KÜTAHYA, TURKEY—The Daily Sabah reports that some 400 drawings were recorded at the Temple of Zeus in the ancient city of Aizanoi, which is located in western Anatolia, by a team of researchers led by Elif Özer of Pamukkale University. The drawings have been attributed to five or six groups of people, ranging from those who lived in the city during the Byzantine era and used the temple as a Christian church, to the Çavdar Turks who lived in the city in the twelfth and thirteenth centuries. “For instance, there were warriors and their leaders,” Özer said of the images. “These figures were drawn in larger size with larger horses. There are figures that were made smaller and probably depicted the enemy. There are figures of cavalry and hunters. Inside the temple, there are usually figures about revelry. Here we see komuz players and minstrels.” She also pointed out that the Byzantine-era Christians inscribed hundreds of crosses on the walls of the temple, and converted an altar to Zeus near the temple’s eastern entrance into an oven, where the researchers found a bread seal inscribed with a cross. “This shows that the seals with the sign of the cross were printed on the dough and given to the people of that period,” she said. To read about a recent discovery in Turkey dating to the Roman period, go to “Seals of Approval.”

Monday, October 01

Archaeologists Return to Greek Island of Samothrace

ATHENS, GREECE—Tornos News reports that a team of researchers led by Bonna Wescoat of Emory University conducted excavations in the western section of the Sanctuary of Great Gods on the Greek island of Samothrace, which is located in the northern Aegean Sea. The area under investigation included a theater, a 340-foot-long roofed colonnade or stoa, and the perivolos, or court surrounded by a low wall, where the statue known as the Nike of Samothrace once stood. The excavation uncovered some architectural features of the theater first revealed during excavations in 1923, pieces of statue bases made of red rhyolite and white limestone, and fragments of a ceramic pipe that ran under the theater. The researchers also noted that the stoa had been built of limestone from the quarry of Akrotiri. For more on archaeology in Greece, go to “A Surprise City in Thessaly.”

Engraved Sandstone Discovered in Aswan

CAIRO, EGYPT—Egypt Today reports that work to reduce the level of groundwater at the Kom Ombo Temple in Aswan revealed two inscribed pieces of sandstone. Mostafa Waziri, head of the Supreme Council of Antiquities, said the first piece of sandstone dates to the 19th Dynasty (1295-1186 B.C.), and depicts King Seti I standing in front of the god Horus and the goddess Sobek. The images are topped with a winged sun, which is a symbol of protection. There are 26 lines of hieroglyphic text below the images. The stone has been broken in two, but its inscriptions are in good condition, Waziri added. The second stone shows King Ptolemy IV, who ruled from 222 to 205 B.C., standing with his wife, Arsinoe III, the god Horus, a winged sun, and 28 lines of text. Waziri said this stone was found broken into several pieces. The discovery of a sandstone sphinx sculpture at the site was announced earlier this month. To read in-depth about the Hyksos, who immigrated to Egypt and ruled it for a century, go to “The Rulers of Foreign Lands.”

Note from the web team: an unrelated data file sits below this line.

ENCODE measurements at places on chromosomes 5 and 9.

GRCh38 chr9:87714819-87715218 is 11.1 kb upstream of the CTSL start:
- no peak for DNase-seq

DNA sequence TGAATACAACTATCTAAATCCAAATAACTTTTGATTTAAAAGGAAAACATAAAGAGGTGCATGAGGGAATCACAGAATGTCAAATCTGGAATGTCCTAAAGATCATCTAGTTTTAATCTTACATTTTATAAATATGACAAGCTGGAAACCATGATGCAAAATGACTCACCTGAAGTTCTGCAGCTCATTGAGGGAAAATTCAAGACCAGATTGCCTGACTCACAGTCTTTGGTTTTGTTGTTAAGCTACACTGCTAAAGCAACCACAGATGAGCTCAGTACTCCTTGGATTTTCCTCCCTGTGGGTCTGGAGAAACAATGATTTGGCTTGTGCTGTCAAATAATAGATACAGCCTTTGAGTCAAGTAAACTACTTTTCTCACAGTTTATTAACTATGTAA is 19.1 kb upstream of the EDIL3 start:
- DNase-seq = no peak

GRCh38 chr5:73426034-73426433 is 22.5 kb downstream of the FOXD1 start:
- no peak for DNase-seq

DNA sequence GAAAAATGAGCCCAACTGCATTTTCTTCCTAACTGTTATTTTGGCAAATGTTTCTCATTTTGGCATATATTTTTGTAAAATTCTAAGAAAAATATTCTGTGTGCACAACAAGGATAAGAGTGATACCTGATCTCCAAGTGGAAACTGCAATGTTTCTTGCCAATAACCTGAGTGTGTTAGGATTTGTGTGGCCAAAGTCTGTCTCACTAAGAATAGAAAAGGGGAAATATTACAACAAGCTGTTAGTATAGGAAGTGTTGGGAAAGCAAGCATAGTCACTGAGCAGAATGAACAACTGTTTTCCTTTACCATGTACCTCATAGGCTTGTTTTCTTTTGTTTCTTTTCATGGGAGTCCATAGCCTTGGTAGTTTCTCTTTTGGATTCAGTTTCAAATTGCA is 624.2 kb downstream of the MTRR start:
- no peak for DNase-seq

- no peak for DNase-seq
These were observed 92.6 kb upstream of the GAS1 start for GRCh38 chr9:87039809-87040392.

Arctic Ice Hampered Recent HMS Erebus Expedition

OTTAWA, CANADA—HMS Erebus and its sister ship, HMS Terror, were abandoned in 1848 in the Canadian Arctic during Sir John Franklin’s ill-fated search for the Northwest Passage. Live Science reports that recent investigation of the wreckage of HMS Erebus by Parks Canada archaeologists yielded nine artifacts, including metal parts of rigging instruments, a piece of tarred felt, a ceramic pitcher, and an artificial horizon—a tool used in navigation with a sextant to determine latitude when the horizon is obscured. The pitcher and artificial horizon were found in an officer’s cabin on the lower deck of Erebus. Bad weather prevented divers from entering Sir John Franklin’s cabin, however, where they hoped to discover the ship’s logs and other documents that could provide information about what happened to the ship. “This proved to be the worst ice conditions we’ve ever seen,” said underwater archaeologist Ryan Harris. “We were only able to cover a day and a half of scientific diving on the site.” To read in-depth about the discovery of Erebus, go to “Franklin’s Last Voyage.”

Ancient Cemetery and Neolithic Village Found in Albania

KORCA, ALBANIA—The Associated Press reports that an ancient cemetery containing layers of about 1,000 burials dating back to the Iron Age has been found in southeastern Albania, on top of a postholes marking the site of a Neolithic settlement. Archaeologist Iris Pojani of Tirana University said the cemetery was discovered during the construction of a gas pipeline through a region that has long been a prosperous agricultural area. Objects recovered from the different layers of the cemetery included medieval wooden caskets and clothes made with silver thread; jewelry such as rings, bracelets, earrings, and amber and glass beads; gold coins; and weapons such as spears, daggers, knives, and swords. The researchers have not yet located the various settlements associated with the burials. To read in-depth about discoveries made during construction of this gas pipeline, go to “Letter from Albania: A Road Trip Through Time.”